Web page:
This has already applications in various fields: determining whether analog models of computation can compute faster than classical digital models of computation; solving complexity issues for computations with biochemical reactions in bioinformatics; machine independent characterizations of various computability and complexity classes such as PTIME or NPTIME, or proof of the existence of a universal polynomial ordinary differential equation whose solutions can approximate any continuous function if provided with a suitable well-chosen initial condition.

Olivier Bournez. Computability, Complexity and Programming with Ordinary Differential Equations (Invited Talk). In 37th International Symposium on Theoretical Aspects of Computer Science (STACS 2020). Leibniz International Proceedings in Informatics (LIPIcs), Volume 154, pp. 3:1-3:13, Schloss Dagstuhl – Leibniz-Zentrum für Informatik (2020)

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@InProceedings{bournez:LIPIcs.STACS.2020.3, author = {Bournez, Olivier}, title = {{Computability, Complexity and Programming with Ordinary Differential Equations}}, booktitle = {37th International Symposium on Theoretical Aspects of Computer Science (STACS 2020)}, pages = {3:1--3:13}, series = {Leibniz International Proceedings in Informatics (LIPIcs)}, ISBN = {978-3-95977-140-5}, ISSN = {1868-8969}, year = {2020}, volume = {154}, editor = {Paul, Christophe and Bl\"{a}ser, Markus}, publisher = {Schloss Dagstuhl -- Leibniz-Zentrum f{\"u}r Informatik}, address = {Dagstuhl, Germany}, URL = {https://drops.dagstuhl.de/entities/document/10.4230/LIPIcs.STACS.2020.3}, URN = {urn:nbn:de:0030-drops-118642}, doi = {10.4230/LIPIcs.STACS.2020.3}, annote = {Keywords: Ordinary differential equations, Models of computation, Analog Computations, discrete ordinary differential equations, Implicit complexity, recursion scheme} }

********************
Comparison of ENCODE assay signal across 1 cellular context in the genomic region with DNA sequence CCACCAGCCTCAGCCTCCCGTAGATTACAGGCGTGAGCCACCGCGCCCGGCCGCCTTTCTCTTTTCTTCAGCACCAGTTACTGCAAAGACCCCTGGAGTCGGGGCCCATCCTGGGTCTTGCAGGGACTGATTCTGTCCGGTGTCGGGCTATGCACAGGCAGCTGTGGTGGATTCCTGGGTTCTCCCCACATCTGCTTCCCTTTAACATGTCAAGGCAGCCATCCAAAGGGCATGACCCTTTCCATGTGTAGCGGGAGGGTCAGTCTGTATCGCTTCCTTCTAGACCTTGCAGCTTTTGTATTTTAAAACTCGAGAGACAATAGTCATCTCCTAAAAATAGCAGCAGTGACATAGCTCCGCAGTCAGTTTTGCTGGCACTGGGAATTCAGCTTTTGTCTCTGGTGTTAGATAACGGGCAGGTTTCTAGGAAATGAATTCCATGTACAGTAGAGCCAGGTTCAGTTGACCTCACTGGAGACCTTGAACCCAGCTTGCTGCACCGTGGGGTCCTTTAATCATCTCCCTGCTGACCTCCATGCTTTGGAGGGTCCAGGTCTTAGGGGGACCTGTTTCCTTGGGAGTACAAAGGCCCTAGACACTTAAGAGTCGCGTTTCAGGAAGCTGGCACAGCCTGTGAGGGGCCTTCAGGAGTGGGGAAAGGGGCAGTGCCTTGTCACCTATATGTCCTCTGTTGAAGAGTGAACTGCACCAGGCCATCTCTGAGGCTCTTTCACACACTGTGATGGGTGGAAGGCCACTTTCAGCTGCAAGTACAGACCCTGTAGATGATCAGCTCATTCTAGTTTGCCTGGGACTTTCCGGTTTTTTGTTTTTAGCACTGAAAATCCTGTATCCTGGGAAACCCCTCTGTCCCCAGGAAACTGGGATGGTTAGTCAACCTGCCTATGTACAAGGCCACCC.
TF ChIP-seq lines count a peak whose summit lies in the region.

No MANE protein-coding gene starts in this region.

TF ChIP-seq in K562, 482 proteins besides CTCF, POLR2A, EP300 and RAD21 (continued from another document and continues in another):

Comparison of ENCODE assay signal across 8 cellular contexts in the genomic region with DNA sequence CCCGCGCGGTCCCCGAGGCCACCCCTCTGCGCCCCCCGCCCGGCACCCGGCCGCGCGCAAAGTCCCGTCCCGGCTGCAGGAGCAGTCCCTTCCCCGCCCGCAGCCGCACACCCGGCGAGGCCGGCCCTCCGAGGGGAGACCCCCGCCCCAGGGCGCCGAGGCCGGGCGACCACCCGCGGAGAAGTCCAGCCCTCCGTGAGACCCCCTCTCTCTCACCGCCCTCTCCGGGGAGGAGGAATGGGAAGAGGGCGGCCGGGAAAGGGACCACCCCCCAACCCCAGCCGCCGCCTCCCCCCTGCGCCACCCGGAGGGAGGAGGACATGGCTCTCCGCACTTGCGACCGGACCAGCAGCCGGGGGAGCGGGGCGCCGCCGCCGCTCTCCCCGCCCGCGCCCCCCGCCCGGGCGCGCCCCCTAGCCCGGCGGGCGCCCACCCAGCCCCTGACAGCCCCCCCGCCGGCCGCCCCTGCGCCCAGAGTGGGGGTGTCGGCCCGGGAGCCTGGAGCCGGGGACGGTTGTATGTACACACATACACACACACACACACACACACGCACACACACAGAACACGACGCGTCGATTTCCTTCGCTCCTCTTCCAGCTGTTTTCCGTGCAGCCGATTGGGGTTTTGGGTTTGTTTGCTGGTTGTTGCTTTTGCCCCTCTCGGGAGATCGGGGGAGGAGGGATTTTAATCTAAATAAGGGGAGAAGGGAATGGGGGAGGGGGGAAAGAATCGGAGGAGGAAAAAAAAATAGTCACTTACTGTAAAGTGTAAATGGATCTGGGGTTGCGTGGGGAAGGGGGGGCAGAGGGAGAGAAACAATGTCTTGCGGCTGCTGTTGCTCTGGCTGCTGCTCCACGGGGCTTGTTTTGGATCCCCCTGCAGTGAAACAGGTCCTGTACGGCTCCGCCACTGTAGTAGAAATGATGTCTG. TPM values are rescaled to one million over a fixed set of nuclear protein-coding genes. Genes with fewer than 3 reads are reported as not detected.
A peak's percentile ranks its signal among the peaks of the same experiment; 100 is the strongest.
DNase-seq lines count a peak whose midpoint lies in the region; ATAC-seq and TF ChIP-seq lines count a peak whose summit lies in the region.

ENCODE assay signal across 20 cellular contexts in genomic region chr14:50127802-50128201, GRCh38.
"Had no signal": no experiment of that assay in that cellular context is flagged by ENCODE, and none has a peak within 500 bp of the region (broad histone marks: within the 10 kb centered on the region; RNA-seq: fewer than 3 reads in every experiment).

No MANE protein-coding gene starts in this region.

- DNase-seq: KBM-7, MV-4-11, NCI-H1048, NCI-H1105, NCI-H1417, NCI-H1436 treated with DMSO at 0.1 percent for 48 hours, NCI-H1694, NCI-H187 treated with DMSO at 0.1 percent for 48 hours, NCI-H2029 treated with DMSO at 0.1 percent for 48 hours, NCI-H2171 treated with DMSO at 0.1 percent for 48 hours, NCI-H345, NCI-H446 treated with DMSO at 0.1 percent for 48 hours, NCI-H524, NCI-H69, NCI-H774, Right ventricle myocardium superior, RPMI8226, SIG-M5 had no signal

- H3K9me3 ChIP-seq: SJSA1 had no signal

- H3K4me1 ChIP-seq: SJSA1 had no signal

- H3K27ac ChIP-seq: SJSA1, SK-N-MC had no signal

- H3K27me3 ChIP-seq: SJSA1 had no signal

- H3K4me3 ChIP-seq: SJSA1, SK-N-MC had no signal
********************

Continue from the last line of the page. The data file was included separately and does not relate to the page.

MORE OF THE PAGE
Document

**Published in:** LIPIcs, Volume 138, 44th International Symposium on Mathematical Foundations of Computer Science (MFCS 2019)

This paper studies the expressive and computational power of discrete Ordinary Differential Equations (ODEs). It presents a new framework using discrete ODEs as a central tool for computation and algorithm design. We present the general theory of discrete ODEs for computation theory, we illustrate this with various examples of algorithms, and we provide several implicit characterizations of complexity and computability classes.